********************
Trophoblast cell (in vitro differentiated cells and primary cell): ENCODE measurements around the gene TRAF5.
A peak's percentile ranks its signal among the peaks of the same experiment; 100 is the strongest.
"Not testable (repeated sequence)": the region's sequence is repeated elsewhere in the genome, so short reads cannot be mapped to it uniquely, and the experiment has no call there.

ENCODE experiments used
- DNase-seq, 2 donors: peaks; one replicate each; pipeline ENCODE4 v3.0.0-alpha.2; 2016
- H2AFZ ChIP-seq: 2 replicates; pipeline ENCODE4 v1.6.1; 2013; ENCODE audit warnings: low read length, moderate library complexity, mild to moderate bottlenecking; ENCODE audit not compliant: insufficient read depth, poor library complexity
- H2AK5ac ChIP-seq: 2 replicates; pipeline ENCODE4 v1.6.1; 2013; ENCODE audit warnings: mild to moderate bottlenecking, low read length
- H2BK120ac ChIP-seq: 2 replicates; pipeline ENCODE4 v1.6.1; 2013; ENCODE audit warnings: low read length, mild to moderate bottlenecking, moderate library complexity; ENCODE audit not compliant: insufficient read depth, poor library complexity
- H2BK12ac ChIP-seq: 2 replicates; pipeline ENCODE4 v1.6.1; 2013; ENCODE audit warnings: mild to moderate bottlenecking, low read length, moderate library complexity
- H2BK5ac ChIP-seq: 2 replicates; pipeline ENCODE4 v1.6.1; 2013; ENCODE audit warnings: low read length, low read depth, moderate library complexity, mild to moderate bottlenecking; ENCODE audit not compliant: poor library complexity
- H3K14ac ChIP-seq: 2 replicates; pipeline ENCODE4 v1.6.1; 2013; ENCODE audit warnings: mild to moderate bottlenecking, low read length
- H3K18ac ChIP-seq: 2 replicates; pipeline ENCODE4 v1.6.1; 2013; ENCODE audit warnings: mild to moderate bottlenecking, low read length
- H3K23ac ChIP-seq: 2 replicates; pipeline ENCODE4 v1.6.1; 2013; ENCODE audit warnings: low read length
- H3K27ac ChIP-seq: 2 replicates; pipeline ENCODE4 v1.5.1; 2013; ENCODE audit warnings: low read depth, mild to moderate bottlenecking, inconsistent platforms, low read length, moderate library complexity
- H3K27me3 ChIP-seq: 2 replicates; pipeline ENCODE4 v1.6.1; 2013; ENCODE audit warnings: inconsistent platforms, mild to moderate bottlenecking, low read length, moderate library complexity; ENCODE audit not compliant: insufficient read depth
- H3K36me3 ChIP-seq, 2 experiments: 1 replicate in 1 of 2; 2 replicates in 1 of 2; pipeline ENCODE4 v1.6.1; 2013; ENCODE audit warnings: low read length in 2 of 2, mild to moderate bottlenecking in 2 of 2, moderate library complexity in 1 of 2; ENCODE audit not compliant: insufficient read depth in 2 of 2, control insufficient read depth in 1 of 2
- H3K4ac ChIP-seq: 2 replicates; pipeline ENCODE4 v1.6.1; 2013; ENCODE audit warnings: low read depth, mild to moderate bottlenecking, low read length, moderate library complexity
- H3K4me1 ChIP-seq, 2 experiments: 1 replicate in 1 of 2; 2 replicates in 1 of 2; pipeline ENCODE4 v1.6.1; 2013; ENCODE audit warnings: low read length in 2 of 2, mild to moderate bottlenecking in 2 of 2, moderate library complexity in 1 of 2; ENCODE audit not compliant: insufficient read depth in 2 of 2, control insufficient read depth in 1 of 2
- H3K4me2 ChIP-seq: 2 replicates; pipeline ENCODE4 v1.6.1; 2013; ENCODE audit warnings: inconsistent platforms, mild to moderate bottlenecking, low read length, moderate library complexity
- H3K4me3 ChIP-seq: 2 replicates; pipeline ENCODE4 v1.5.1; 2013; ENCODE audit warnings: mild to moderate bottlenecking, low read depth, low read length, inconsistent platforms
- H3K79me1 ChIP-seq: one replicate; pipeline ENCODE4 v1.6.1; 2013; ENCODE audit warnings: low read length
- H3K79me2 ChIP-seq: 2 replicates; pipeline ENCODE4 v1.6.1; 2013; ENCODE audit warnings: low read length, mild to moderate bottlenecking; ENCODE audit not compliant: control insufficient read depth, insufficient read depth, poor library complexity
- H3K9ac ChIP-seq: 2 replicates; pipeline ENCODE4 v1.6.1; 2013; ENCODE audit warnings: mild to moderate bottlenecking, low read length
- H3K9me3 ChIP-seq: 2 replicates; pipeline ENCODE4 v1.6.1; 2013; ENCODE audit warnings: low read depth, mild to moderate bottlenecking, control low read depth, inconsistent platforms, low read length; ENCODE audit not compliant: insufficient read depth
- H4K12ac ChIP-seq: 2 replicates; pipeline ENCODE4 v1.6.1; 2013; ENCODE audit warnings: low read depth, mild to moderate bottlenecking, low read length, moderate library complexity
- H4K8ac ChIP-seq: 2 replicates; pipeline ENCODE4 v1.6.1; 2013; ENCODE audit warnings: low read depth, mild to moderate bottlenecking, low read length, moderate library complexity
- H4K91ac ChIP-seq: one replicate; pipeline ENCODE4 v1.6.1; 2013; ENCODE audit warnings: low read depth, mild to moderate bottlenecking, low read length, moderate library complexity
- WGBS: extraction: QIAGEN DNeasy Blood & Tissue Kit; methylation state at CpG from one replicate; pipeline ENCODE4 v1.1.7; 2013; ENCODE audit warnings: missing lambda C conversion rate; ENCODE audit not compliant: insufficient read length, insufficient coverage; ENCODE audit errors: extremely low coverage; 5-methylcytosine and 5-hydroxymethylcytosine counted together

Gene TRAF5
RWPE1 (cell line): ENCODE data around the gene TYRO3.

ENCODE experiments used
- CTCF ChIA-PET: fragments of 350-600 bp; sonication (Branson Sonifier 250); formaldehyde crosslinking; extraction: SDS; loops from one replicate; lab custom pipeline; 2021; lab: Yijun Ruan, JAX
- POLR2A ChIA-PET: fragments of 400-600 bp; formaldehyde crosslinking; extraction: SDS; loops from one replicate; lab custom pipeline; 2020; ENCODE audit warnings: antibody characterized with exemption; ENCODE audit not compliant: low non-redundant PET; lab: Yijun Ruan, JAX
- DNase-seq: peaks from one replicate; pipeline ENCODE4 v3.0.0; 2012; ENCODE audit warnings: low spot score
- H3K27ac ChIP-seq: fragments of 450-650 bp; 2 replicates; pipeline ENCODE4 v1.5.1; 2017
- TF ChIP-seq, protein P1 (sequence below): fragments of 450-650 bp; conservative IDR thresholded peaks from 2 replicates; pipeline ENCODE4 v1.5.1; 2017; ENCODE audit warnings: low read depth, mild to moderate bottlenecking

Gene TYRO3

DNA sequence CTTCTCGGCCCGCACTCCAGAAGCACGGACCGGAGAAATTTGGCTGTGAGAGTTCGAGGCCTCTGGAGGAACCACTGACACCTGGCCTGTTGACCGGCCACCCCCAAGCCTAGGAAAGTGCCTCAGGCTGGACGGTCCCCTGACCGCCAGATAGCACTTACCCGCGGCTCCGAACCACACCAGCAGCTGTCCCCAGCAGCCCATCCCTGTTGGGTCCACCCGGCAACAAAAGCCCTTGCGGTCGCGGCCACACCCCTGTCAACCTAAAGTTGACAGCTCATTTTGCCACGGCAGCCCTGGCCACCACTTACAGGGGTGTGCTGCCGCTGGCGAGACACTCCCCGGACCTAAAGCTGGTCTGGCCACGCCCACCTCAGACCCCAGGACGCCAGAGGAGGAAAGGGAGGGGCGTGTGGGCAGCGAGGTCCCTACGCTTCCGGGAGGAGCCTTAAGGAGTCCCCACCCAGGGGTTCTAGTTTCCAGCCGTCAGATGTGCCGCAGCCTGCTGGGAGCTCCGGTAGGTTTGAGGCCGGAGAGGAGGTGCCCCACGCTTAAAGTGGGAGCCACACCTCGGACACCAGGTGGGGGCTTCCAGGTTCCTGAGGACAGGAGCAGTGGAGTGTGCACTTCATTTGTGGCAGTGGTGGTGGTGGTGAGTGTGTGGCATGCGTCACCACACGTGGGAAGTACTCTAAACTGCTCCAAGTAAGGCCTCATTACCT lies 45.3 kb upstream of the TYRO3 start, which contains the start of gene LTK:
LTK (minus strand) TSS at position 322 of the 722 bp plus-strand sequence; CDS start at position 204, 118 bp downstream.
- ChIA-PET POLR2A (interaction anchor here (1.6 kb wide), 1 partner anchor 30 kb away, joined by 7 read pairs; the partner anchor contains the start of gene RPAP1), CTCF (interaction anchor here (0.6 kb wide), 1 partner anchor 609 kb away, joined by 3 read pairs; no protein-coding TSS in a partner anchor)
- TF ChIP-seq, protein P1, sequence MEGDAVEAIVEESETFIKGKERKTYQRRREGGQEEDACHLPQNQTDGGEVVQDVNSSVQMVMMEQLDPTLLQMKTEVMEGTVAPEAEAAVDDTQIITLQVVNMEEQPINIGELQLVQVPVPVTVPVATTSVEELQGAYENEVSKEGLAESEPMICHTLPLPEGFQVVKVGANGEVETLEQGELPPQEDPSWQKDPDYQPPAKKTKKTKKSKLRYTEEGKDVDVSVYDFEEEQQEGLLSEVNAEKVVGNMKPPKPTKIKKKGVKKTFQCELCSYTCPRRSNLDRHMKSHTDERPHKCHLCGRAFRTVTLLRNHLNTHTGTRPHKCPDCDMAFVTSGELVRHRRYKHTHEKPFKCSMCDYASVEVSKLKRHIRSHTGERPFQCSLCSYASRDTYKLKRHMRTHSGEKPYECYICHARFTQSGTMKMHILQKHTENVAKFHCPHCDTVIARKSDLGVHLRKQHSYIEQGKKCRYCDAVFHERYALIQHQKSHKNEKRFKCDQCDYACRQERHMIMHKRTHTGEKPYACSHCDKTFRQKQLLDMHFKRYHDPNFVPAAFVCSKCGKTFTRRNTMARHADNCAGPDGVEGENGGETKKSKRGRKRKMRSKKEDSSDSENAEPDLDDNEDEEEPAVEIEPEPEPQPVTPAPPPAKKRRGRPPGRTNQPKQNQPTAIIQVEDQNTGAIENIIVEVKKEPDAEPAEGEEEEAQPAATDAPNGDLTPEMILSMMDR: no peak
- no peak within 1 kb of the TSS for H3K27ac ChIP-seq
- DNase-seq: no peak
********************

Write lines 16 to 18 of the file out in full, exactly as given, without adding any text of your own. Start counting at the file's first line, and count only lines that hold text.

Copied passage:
- H3K36me3 ChIP-seq, 2 experiments: 1 replicate in 1 of 2; 2 replicates in 1 of 2; pipeline ENCODE4 v1.6.1; 2013; ENCODE audit warnings: low read length in 2 of 2, mild to moderate bottlenecking in 2 of 2, moderate library complexity in 1 of 2; ENCODE audit not compliant: insufficient read depth in 2 of 2, control insufficient read depth in 1 of 2
- H3K4ac ChIP-seq: 2 replicates; pipeline ENCODE4 v1.6.1; 2013; ENCODE audit warnings: low read depth, mild to moderate bottlenecking, low read length, moderate library complexity
- H3K4me1 ChIP-seq, 2 experiments: 1 replicate in 1 of 2; 2 replicates in 1 of 2; pipeline ENCODE4 v1.6.1; 2013; ENCODE audit warnings: low read length in 2 of 2, mild to moderate bottlenecking in 2 of 2, moderate library complexity in 1 of 2; ENCODE audit not compliant: insufficient read depth in 2 of 2, control insufficient read depth in 1 of 2